Reston Spring

Reston Spring
Reston Spring

Friday, October 24, 2014

We wonder if Boston Properties ever thought about this for Reston Town Center?

At the last meeting of the Reston Master Plan Phase 1 Task Force, Boston Properties' representative on the task force, Peter Otteni offered an amendment to the draft plan changing the parks language for the transit station areas from requiring twenty percent open space to establishing twenty percent open space as a goal.  In human-speak, a County planning "goal" means, "yeah, yeah, whatever"--that is, nothing.  The developer and developer attorney dominated task force approved the the amendment; RCA voted against it.

Now we learn this:
Open spaces in urban areas not only improve communities but can add billions of dollars to adjacent commercial real estate properties, agreed panelists at the Urban Land Institute’s (ULI) Fall Meeting, being held this week at the Javits Convention Center in New York City. . .
According to the Trust for Public Land’s annual survey of 100 U.S. parks, Harnik noted, cities are being “brought back from the brink,” in some cases, or pushing forward economically due to parks development, including Chicago, Atlanta, Seattle and Denver.  . .
(Peter) Harnik (Director of the Trust for Public Land’s Center for City Park Excellence) cited six benefits for property owners derived from investing in parks development:
  1. Reduction in air pollution, water pollution and flooding
  2. Direct use by local residents, who are able to participate in no-cost or low-cost in activities
  3. Improved health for the local populace
  4. Increased tourism (for instance, Central Park’s exhibit of Christo and Jeanne-Claude’s The Gates  drew 2.8 million people during February 2005)
  5. Increased property values, in turn bringing higher property taxes
  6. Elevated office rents in adjacent properties. . . .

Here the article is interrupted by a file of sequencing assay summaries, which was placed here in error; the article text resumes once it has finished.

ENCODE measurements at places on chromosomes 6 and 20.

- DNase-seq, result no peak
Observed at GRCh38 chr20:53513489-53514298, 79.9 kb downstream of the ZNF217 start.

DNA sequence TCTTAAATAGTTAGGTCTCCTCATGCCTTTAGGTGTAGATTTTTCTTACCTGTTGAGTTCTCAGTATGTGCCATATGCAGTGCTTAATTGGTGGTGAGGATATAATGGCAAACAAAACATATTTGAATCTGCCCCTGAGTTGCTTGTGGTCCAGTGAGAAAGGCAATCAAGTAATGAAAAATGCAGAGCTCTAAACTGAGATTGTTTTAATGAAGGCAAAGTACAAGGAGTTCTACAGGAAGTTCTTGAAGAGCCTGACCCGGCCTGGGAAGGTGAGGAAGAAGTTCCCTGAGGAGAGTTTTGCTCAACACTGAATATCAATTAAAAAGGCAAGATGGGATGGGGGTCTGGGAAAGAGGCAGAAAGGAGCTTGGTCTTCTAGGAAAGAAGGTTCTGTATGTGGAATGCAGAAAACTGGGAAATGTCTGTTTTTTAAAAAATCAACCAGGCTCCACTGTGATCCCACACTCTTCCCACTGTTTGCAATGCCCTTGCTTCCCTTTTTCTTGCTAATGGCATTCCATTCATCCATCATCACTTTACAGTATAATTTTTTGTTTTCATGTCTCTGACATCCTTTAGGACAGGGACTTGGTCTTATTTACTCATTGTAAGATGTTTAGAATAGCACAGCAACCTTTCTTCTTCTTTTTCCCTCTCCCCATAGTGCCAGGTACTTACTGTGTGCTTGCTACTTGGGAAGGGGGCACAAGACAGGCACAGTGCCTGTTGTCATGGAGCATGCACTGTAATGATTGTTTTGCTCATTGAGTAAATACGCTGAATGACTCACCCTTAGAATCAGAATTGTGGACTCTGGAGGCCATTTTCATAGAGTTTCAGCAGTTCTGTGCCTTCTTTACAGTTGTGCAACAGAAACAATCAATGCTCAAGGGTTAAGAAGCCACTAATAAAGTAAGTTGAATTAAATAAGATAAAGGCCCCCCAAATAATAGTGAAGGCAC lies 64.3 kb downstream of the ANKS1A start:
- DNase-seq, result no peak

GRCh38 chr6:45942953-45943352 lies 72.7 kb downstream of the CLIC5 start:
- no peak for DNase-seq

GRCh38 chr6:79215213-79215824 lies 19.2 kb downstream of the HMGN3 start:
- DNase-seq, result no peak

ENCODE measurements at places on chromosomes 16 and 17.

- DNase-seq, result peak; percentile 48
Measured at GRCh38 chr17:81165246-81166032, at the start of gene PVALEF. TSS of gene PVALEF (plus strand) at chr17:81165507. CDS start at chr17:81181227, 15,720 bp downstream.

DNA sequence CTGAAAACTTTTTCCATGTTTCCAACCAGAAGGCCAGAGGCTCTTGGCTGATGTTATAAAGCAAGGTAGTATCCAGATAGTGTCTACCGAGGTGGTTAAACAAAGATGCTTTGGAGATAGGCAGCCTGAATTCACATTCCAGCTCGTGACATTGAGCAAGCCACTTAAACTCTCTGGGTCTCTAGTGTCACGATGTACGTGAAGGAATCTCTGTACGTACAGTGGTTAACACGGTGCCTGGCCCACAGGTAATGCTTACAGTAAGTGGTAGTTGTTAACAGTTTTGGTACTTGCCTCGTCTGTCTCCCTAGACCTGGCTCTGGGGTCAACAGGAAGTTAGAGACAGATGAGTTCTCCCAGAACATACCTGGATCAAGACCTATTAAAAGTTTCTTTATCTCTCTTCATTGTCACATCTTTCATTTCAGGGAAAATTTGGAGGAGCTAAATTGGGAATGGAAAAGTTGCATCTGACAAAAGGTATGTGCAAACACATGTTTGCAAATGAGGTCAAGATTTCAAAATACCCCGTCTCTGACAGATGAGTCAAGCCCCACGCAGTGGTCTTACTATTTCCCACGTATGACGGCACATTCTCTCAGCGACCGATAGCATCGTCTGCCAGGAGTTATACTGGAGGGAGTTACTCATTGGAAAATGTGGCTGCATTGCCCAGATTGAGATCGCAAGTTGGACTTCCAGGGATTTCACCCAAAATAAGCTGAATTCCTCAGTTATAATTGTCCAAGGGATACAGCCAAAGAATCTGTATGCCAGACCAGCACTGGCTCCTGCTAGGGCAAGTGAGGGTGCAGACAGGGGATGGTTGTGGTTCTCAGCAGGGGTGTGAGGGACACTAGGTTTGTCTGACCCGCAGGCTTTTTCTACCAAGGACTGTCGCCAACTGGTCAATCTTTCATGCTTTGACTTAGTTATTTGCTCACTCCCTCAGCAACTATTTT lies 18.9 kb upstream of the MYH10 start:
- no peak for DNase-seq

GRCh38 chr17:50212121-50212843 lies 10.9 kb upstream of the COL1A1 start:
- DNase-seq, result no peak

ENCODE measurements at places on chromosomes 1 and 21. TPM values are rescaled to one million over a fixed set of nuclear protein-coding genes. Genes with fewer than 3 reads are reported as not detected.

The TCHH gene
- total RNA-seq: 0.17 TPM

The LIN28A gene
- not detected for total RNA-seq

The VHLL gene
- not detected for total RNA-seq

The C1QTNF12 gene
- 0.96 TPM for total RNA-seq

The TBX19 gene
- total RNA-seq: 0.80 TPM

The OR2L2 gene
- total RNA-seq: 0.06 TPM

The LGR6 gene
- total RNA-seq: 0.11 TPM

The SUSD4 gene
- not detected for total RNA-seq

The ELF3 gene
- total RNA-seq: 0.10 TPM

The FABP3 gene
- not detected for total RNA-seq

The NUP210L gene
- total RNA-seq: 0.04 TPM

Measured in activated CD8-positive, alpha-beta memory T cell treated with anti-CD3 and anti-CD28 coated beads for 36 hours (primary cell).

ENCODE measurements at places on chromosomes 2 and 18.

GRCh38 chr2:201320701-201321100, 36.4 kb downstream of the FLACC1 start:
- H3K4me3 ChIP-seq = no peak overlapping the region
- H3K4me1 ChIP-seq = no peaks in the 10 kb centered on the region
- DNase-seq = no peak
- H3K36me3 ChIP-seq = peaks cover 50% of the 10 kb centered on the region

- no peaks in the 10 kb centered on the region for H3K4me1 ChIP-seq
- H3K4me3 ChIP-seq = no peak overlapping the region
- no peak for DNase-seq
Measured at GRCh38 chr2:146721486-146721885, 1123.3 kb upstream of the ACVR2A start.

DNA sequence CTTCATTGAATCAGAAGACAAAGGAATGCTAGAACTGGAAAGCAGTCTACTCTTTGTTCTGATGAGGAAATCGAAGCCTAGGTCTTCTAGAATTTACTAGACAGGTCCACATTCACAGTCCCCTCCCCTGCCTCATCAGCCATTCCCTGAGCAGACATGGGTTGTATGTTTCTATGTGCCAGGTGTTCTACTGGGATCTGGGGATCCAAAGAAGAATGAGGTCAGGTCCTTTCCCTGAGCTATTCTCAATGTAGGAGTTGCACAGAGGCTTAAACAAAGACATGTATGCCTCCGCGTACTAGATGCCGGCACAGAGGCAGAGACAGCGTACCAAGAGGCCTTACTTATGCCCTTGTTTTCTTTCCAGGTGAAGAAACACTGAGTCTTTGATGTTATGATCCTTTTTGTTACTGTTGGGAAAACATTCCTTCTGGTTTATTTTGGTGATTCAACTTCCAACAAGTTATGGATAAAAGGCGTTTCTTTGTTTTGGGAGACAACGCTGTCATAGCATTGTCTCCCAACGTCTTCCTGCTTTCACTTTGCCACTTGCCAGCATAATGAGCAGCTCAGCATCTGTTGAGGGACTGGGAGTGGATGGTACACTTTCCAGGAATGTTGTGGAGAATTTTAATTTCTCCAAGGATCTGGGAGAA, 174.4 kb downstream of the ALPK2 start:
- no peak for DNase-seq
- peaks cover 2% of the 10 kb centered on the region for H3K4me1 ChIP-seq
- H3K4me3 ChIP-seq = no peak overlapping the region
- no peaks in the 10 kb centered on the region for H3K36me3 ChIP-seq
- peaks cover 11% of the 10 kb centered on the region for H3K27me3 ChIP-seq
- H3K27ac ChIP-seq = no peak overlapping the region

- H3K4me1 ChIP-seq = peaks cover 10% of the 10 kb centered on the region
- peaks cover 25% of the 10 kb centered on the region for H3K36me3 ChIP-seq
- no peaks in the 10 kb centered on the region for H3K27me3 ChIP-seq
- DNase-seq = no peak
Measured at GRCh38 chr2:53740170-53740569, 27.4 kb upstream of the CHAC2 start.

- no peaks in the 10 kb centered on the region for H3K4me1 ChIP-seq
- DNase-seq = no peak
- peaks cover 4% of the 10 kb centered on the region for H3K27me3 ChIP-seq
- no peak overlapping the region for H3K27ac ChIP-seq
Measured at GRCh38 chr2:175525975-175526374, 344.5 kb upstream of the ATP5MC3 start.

While Reston Town Center has so far been relatively resilient in the face of the office market recession in Fairfax County, Reston's other station areas continue to suffer.

Maybe it's time to re-think the language in the Reston Master Plan for its station areas.  Everyone--developers, tenants, residents, the County, shoppers, and more--would benefit from being assured that at least one-fifth of the available space in these areas would be open space.   Moreover, it would significantly reduce the huge deficit currently planned in parks and athletic facilities in Reston's transit station areas.   


  1. One-fifth is WAY more land than Peter is talking about in places that "invested in parks development."

    1. The most densely populated piece of land in the country--Manhattan--is 18.28% parkland or 1.7 acres of parks per 1,000 people, according to the Trust for Public Land (2013). At 108 people per acre now, it is more than 3 times as dense as the Reston station areas are planned to be. Yet, total park acreage (including committed private land owned by BP) planned for Reston Town Center is 34 (of which BP just received County approval to develop several acres as part of a residential high-rise) or 1.4% of land area and 0.69 acres per 1,000 people. That's pathetic--and WAY less than the 20 percent goal.


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